Something can, and will, go wrong.
So it is well and truly event season (OK yes it is always event season…) and the reality has hit. All the planning (I’m sure you’ve done some!) is over and it is time to deliver. Problem is, something will go wrong. Something unexpected will happen. And in fact… event pros know we have ‘known unknowns’ – so I guess it’s not really ‘unexpected’ is it?!
And no-one is immune to this. Sometimes we get lucky, but lets not pretend that is all our doing. Events have too many moving parts, too many people (aka – unpredictable hazards!) for you to be able to ‘control the uncontrollables’. And that’s not even talking about the weather.
And yes, our deadline doesn’t move. So the people are coming, the doors are opening ready or not!
As an aside don’t you think this is actually a good thing? A non-negotaable, one varbale that we can not change, so that helps with our decisions. We just get it done! Although admittedly, it does come with some added pressure at times.
How to predict the unexpected
Well just joking, you actually often can.
Of course hindsight will always be the wonderful thing. But give foresight a chance.
Following the preparation techniques of elite sportspeople, I sometimes like to visualise an event in advance, see the ‘movie version’ if you like, throwing in a few dramatic scenes for where your gut is telling you you’re feeling a bit thin on preparation or capability. This can then give you a playbook to unpack and speak with your team about. Where are you a bit nervy on this one? Share your fears! You can also do the what if ‘INSERT NAME’ got hit by a bus scenario… do we have cover? what is the succession plan?
Sit down pre event (phone off) and think through what your nervous about. And if something was to go wrong, where is the worst place it could happen? To who?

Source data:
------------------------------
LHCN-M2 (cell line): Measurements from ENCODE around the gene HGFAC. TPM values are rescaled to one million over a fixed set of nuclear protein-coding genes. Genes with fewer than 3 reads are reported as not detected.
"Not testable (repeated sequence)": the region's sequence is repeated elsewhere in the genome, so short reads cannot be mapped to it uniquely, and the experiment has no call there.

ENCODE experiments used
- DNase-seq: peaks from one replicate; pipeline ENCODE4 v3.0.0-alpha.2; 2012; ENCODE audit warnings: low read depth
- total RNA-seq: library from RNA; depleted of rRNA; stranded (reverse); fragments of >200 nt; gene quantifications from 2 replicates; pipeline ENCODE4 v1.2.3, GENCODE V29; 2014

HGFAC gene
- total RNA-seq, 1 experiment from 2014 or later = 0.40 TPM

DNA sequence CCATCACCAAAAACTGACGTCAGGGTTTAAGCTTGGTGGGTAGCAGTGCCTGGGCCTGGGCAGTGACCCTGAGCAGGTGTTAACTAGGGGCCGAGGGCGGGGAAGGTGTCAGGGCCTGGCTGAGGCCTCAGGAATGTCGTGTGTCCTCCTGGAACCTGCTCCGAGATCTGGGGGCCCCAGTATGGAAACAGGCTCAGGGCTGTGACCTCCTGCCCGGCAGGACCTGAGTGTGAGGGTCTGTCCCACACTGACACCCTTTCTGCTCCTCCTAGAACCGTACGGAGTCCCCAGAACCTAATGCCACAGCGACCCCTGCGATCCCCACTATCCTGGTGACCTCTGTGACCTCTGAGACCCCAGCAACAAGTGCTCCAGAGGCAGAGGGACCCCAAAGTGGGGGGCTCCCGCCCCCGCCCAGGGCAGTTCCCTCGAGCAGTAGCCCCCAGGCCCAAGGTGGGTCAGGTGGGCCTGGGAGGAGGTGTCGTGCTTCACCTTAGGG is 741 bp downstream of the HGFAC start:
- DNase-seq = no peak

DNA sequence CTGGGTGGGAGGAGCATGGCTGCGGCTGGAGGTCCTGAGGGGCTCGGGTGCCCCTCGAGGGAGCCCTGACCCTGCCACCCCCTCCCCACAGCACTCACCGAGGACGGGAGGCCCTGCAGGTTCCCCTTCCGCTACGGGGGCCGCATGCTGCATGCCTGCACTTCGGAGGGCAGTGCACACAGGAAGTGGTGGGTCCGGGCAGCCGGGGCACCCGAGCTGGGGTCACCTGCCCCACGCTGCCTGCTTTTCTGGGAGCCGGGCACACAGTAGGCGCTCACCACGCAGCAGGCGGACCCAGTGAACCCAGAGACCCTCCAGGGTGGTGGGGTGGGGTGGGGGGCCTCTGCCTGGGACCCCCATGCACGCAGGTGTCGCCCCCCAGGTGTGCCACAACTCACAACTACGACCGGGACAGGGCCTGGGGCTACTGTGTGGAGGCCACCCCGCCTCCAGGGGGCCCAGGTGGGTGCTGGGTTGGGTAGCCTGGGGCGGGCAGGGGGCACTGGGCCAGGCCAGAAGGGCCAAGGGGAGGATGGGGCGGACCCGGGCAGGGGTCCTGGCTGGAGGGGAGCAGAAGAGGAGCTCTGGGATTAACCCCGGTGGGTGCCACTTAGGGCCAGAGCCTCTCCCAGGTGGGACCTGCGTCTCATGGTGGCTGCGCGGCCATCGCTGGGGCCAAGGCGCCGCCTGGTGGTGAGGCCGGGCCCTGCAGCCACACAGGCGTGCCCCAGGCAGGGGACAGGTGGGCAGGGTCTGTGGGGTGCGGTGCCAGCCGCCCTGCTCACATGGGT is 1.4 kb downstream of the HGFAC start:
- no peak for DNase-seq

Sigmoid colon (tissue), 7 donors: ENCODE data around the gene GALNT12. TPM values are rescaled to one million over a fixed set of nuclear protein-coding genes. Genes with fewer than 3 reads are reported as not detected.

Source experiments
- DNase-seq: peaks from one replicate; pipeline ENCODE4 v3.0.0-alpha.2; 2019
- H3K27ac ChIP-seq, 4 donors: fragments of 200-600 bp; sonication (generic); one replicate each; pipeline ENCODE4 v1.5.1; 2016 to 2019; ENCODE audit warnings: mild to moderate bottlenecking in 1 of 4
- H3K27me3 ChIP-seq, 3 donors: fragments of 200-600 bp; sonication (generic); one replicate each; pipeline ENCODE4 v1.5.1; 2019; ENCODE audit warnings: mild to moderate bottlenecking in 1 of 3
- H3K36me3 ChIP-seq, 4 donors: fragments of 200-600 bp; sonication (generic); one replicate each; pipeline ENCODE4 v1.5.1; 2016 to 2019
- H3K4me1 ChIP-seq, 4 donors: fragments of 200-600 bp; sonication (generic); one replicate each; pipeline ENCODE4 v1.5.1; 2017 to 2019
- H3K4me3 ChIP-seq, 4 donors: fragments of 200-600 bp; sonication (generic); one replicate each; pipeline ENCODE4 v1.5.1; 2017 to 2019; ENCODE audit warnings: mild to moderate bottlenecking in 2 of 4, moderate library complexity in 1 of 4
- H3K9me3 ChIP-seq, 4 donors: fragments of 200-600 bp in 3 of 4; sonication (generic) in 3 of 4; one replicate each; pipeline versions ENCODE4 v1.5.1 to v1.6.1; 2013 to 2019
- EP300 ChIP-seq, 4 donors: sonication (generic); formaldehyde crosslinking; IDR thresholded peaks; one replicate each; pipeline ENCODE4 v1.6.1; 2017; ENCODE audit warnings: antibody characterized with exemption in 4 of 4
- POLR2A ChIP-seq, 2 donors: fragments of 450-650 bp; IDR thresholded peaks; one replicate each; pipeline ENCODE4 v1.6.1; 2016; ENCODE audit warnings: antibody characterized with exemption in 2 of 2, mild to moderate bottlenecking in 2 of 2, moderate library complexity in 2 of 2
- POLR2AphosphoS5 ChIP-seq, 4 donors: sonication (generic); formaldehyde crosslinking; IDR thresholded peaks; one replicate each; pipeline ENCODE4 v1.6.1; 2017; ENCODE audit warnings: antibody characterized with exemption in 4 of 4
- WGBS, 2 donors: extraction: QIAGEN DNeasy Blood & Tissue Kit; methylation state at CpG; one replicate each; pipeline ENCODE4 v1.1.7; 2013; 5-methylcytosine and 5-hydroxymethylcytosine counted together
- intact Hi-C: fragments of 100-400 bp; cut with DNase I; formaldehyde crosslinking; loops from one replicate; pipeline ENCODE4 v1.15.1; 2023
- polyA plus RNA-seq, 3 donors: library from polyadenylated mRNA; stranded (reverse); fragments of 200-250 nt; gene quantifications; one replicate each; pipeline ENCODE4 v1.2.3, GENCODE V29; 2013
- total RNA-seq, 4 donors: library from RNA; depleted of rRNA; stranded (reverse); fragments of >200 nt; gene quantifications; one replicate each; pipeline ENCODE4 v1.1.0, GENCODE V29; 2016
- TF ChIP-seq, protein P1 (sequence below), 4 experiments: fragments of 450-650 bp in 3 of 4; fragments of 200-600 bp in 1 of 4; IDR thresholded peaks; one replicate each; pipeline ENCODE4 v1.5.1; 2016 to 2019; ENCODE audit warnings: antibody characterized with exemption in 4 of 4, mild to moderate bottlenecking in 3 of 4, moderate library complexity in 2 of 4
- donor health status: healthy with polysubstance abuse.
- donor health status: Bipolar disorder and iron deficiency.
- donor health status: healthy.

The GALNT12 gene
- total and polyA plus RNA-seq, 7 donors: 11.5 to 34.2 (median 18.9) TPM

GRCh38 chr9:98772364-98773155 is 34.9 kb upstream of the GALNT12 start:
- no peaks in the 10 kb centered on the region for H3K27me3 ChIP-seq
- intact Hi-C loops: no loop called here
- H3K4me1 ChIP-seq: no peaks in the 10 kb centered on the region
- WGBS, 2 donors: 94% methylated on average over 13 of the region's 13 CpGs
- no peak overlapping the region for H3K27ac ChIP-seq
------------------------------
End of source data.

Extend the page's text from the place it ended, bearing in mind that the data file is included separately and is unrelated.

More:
Expect the unexpected. Please.
There will always be something. We can’t always predict it, but we can plan for it.
We all have event day examples of where the keys are lost, the delivery hasn’t made it, someone didn’t show up, that storm, the breakdown (ideally vehicle not personal!), the technical (aka user) malfunction. So we need to plan for the unexpected.
What will be the most important is how we react?
how will we communicate?
and how will we make decisions?
You can actually plan and rehearse for the unknowns.
And I think if we are realistic and clever, we don’t plan for every little thing, we plan for something. Of course, we need to identify the big risks, the most likely and the most impactful, and mitigate those, but for the rest, those little ‘known unknowns’, we are best realistically to create contingencies based on what we will do.
Who will you speak to? who will need to know what?
And not just them, who else? Where are the knock on effects?
How will you speak, and where?
If you plan for scenarios rather than all the specifics, you should be in a good place when the unexpected hits.
There are many famous examples of major drama’s (and, many less famous, but massively important to you!). Our work is on public display, so it is hard to hide stuff ups in events, and, we don’t like to stuff it up. We work far too hard and are rightfully proud of our work. Our passion and inventiveness is often what gets us through the challenges, and that is what makes us, and our events, great.
Our Event Show podcast guest Lindy Murphy generously shared a great example on our show recently, where things went wrong on the worlds sporting stage. But they got through it. In style. They planned for the scenario, and show should we. I’ve shared a few examples previously… and drop me a line if you want to know the less public ones!.
And ultimately I think we are all ‘in events’ as we have chosen to enjoy our work (and life). Accepting that things will go wrong is important on this journey.
Just remember you only control the controllables. Don’t expect that you are big enough to control everything. Let’s try to not be too hard on yourself, or your team when the unexpected happens (and BTW remember you will need them to get you out of the crap when the next unexpected thing decides to land on you!). How we go about it back of house is as important as the end result front of house.
The 2 sides of events. Make it influential, AND, achieveble.
Events can be brilliant, but challenging.
We shouldn’t be just surviving, we should be thriving.
I’m working a lot with clients lately to make events more influential front of house (achieving the sales, engagement and action), and manageble back of house (feasible, possible and sustainable).
We want to get both sides right. The knowns and the unknowns.
Let me know if I can help you.